Definitely. There’s a reason that drum brakes still make up more than 80% of the industry’s brake installations. There are plenty of excellent drum brake options in today’s market place. Take Webb Wheel’s brake drum offerings, for example. Webb offers a “good, better, best” drum selection depending on the fleet’s needs. It’s “best” selection is the Vortex Unlimited drum that promotes lower running temperatures with 25% longer life than traditional brake drums, according to the company.
Bendix, Meritor and Stemco all offer full drum brake product portfolios. Drum brakes are a tried and true product that is still a top choice among fleets in terms of safety and serviceability.
At the end of the day, the recent regulation changes relative to all types of brakes have the potential to significantly improve truck safety. However, Dan Dunkleberger, Haldex Brake Products Corp. product manager, explains the out-of-service rate for all brake-related violations are on the rise.
“Violations conducted during Brake Safety Week in 2014 was 16.2% compared to 13.5% in 2013; brake related violations represent around half of all vehicle out-of-service violations found by inspectors,” he explains. “Well functioning brakes should be our top priority, and effective brake maintenance is key to resolving this problem.”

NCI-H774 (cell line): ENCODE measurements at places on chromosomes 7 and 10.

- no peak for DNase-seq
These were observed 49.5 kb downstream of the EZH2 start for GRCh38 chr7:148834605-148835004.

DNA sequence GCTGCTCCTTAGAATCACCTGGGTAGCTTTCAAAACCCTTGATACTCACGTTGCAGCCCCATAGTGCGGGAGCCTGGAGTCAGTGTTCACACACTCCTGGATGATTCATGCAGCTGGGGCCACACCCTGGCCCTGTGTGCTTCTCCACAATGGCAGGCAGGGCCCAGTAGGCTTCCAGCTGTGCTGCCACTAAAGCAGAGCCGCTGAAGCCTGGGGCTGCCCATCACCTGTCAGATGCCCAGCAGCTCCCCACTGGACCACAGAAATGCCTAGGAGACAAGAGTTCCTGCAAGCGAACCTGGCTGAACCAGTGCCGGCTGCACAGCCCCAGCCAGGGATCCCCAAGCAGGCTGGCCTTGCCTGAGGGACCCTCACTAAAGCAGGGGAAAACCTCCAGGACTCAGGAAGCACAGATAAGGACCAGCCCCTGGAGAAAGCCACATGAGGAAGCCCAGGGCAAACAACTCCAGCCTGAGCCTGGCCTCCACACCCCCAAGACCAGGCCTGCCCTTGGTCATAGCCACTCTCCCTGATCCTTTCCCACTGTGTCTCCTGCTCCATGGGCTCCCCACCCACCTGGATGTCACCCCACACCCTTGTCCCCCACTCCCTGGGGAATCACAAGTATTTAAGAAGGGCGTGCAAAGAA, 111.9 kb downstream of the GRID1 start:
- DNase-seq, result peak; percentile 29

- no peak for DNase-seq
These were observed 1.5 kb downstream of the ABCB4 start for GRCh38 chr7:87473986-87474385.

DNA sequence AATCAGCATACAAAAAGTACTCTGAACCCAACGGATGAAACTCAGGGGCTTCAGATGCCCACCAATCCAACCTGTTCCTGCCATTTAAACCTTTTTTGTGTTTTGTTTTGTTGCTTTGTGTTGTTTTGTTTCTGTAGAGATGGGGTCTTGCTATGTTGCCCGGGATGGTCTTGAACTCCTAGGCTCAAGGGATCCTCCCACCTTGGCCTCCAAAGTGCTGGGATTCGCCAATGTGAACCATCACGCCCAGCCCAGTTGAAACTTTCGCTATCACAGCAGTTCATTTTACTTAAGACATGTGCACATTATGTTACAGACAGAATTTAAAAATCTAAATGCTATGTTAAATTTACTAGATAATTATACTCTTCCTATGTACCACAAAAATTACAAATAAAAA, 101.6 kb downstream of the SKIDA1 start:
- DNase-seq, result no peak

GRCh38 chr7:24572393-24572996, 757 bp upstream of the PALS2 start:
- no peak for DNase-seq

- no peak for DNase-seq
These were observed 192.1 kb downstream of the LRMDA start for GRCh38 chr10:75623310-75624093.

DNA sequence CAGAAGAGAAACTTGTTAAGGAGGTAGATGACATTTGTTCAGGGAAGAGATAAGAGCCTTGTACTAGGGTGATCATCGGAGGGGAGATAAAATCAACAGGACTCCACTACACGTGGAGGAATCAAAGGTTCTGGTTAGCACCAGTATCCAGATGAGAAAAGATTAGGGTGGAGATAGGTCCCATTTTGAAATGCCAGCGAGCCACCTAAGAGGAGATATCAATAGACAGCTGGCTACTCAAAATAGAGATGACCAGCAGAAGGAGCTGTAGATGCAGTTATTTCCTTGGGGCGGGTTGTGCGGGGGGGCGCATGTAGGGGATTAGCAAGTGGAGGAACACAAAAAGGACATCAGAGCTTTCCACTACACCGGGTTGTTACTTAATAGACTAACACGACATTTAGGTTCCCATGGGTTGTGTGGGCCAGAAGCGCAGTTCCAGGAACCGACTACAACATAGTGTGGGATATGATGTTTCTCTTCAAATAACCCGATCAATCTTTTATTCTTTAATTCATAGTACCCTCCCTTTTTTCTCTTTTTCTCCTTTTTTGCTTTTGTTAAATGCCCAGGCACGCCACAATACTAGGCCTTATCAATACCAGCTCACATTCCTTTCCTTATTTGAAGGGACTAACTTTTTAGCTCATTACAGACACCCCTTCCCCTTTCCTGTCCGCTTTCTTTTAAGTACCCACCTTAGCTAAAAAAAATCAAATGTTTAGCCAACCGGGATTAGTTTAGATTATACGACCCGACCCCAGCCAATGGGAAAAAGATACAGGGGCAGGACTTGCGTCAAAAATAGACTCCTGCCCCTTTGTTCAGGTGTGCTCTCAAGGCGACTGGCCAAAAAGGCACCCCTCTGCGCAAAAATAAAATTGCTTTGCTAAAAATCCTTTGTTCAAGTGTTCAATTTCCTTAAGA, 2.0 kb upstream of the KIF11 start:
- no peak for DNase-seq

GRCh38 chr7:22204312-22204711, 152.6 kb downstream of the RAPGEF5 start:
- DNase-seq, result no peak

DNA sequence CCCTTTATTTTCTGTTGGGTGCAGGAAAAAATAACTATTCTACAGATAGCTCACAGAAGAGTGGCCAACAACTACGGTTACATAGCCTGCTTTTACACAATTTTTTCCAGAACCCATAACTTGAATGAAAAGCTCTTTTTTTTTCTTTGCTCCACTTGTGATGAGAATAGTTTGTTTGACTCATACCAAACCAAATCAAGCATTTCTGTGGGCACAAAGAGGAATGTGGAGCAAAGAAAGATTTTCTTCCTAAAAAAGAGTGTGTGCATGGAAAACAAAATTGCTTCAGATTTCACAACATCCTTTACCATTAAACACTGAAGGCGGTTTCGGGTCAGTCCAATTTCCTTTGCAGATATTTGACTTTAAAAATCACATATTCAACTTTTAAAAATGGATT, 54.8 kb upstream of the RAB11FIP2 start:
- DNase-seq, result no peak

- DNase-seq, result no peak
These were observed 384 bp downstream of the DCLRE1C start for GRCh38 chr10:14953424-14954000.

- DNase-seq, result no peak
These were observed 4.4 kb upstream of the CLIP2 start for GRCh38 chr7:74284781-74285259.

Speaking of maintenance, what do I need to be aware of in terms of inspections and interval expectations?
Looking at cost-per-mile for brake intervals the same way as cost per mile for fuel will improve the overall expenses for a fleet. Regular periodic inspection schedules are the best way to monitor brake condition. Making sure all the technicians are trained and understand the setup and maintenance of the brake foundation is ongoing and forever changing.
“From a maintenance perspective, there’s a lot of give and take between [drum and air disc brakes],” says Dennis Griffin product manager, commercial vehicle friction, Federal-Mogul Motorparts. “With air disc brakes, if you only need to replace the pads, and not the rotors, then replacement is faster than it would be in a traditional shoe lining replacement. But if you need to pull the rotors, then you’re looking at removing the hub, cleaning and reinstalling the bearings and replacing the seal, which changes the equation entirely.”
The big brake maintenance challenge is maximizing the brake lining usage. When lining is measured during a PM, the maintenance manager must make the call to send the vehicle back on the road knowing that there is enough lining to make it to the next PM. Changing shoes too soon throws away usable lining, but sending the vehicle out with too little lining assures that a new drum will be required when the vehicle returns and safety is compromised.